University of Sydney Handbooks - 2019 Archive

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Plant Production

About the major

Increasing the sustainable production of plant food and fibre products over the next 50 years is one of the great global challenges facing the planet. This task is made more complex by climate change, which will place the use of existing plant production systems under question. The plant production system encompasses the basic genetic and physiological regulations on plant growth, the impact on growth of the important abiotic and biotic variables (soil, water, nutrients, disease and pests) and the over-arching influence of management processes. Achieving increased economically and environmentally sustainable plant productivity will be dependent on implementing innovations across all aspects of the production system while more efficiently using resources and reducing negative impacts on the environment.

This major provides training in plant biology (physiology, biochemistry, plant molecular biology and breeding), soil science, plant protection (integrated insect, disease and weed management), sustainable crop management (agronomy), automation and precision agriculture that will enable students to contribute to this globally important transformation.

Requirements for completion

A major in Plant Production requires 48 credit points, consisting of:

(i) 12 credit points of 1000-level core units
(ii) 12 credit points of 2000-level core units
(iii) 6 credit points of 3000-level core units
(iv) 6 credit points of 3000-level core interdisciplinary project units
(v) 12 credit points of 3000-level disciplinary selective or interdisciplinary project selective units

A minor in Plant Production requires 36 credit points, consisting of:

(i) 12 credit points of 1000-level core units
(ii) 12 credit points of 2000-level core units
(iii) 6 credit points of 3000-level core units
(iv) 6 credit points of 3000-level core interdisciplinary project units

First year

Core: BIOL1XX6 Life and Evolution and BIOL1XX7 From Molecules to Ecosystems

Second year

Core: AGRI2001 Plant Management in Agroecosystems and BIOL2X31 Plants and Environment

Third year

AGRI3X05, BIOL3019 Plant Protection and 12 credit points from a selection of: BIOL3X20 Applied Plant Function, SOIL3011, AFNR3001 Agro-ecosystems in Developing Countries, ENVX3001 Environmental GIS, HORT3005 Production Horticulture.

In your third year you must take at least one designated project unit.

Fourth year

The fourth year is only offered within the combined Bachelor of Science/Bachelor of Advanced Studies course.

Advanced Coursework
The Bachelor of Advanced Studies advanced coursework option consists of 48 credit points, with a minimum of 24 credit points at 4000-level or above. Of these 24 credit points, you must complete a project unit of study worth at least 12 credit points. Advanced coursework will be included in the table for 2020.

Meritorious students in the Bachelor of Science/Bachelor of Advanced Studies may apply for admission to Honours within a subject area of the Bachelor of Advanced Studies. Admission to Honours requires the prior completion of all requirements of the Bachelor of Science, including Open Learning Environment (OLE) units. If you are considering applying for admission to Honours, ensure your degree planning takes into account the completion of a second major and all OLE requirements by the end of your Honours year.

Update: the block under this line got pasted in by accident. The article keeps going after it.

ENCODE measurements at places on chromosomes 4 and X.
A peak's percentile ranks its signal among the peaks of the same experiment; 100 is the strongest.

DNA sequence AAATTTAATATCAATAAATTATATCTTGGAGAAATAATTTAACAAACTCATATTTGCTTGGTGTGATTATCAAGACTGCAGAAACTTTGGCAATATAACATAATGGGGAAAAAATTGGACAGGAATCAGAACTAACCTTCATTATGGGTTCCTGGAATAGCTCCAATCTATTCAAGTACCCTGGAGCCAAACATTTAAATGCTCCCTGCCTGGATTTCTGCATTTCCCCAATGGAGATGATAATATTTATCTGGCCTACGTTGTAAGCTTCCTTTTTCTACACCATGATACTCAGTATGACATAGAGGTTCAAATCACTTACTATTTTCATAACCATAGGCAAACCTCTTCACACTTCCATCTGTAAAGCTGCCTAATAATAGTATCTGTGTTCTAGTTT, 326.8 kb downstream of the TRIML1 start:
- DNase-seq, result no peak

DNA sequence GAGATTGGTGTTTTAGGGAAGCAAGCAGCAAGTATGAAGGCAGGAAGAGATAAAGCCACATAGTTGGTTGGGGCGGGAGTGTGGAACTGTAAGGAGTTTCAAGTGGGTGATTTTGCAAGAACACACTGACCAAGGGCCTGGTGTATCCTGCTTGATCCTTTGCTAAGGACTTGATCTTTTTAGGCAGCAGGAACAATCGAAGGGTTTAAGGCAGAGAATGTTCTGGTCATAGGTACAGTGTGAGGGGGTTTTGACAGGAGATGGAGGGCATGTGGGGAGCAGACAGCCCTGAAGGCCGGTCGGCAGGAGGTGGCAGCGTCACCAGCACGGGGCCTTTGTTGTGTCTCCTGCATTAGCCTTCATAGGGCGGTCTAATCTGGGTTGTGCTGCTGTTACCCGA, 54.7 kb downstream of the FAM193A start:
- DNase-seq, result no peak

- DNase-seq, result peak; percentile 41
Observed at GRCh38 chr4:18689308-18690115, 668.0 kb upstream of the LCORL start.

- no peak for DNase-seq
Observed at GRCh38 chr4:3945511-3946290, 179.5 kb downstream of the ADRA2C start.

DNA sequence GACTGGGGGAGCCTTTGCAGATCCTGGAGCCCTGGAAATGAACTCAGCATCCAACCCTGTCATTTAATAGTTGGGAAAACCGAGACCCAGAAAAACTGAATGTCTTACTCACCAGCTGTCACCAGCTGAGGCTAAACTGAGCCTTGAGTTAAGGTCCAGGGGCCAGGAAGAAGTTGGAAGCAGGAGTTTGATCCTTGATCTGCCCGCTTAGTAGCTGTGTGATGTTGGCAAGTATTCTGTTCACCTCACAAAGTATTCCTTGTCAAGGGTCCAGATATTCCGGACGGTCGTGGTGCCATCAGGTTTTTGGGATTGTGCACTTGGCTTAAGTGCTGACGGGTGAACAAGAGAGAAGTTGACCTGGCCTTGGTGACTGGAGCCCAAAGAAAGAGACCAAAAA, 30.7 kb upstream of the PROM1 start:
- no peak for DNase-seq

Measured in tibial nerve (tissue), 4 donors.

Unit of study requirements for Honours in the area of Plant Production: completion of 24 credit points of project work and 12 credit points of coursework. Honours units of study will be available in 2020.

Contact and further information


T +61 2 9351 5819

School of Life and Environmental Sciences
Level 5, Carslaw Building F07
University of Sydney NSW 2006
T +61 2 9351 4262

Associate Professor Brett Whelan
T +61 2 8627 1132

Learning Outcomes

Students who graduate from Plant Production will be able to:

  1. Exhibit a broad and coherent body of knowledge in plant structure and function, integrating concepts and principles to describe the plant metabolic network and its regulation.
  2. Relate a depth of knowledge in core biological principles and concepts to the management requirements for plant production systems.
  3. Recognise and describe technical issues that challenge crop management and assess how knowledge from other disciplines must be integrated into farming systems across a range of conditions.
  4. Work effectively and safely to analyse plants in the laboratory, adhering to ethical and regulatory practices.
  5. Analyse limitations to plant production and yield in Australia and assess how those limitations can be minimized or overcome through science-based planning and management practice.
  6. Communicate concepts and findings in plant production through a range of modes for a variety of purposes and audiences, using evidence-based arguments that are robust to critique.
  7. Integrate knowledge of plant–microbial interactions at multiple scales to determine how these interactions influence nutrient availability and acquisition, plant growth, yield and disease development.
  8. Devise informed management options for the optimization of crop plant productivity and system resilience in Australian agroecosystems.
  9. Critically evaluate the economic, biophysical, and chemical principles that must be considered in assessing sustainability in plant production.
  10. Address authentic problems in plant production, working professionally and responsibly and with consideration of cross-cultural perspectives, within collaborative, interdisciplinary teams.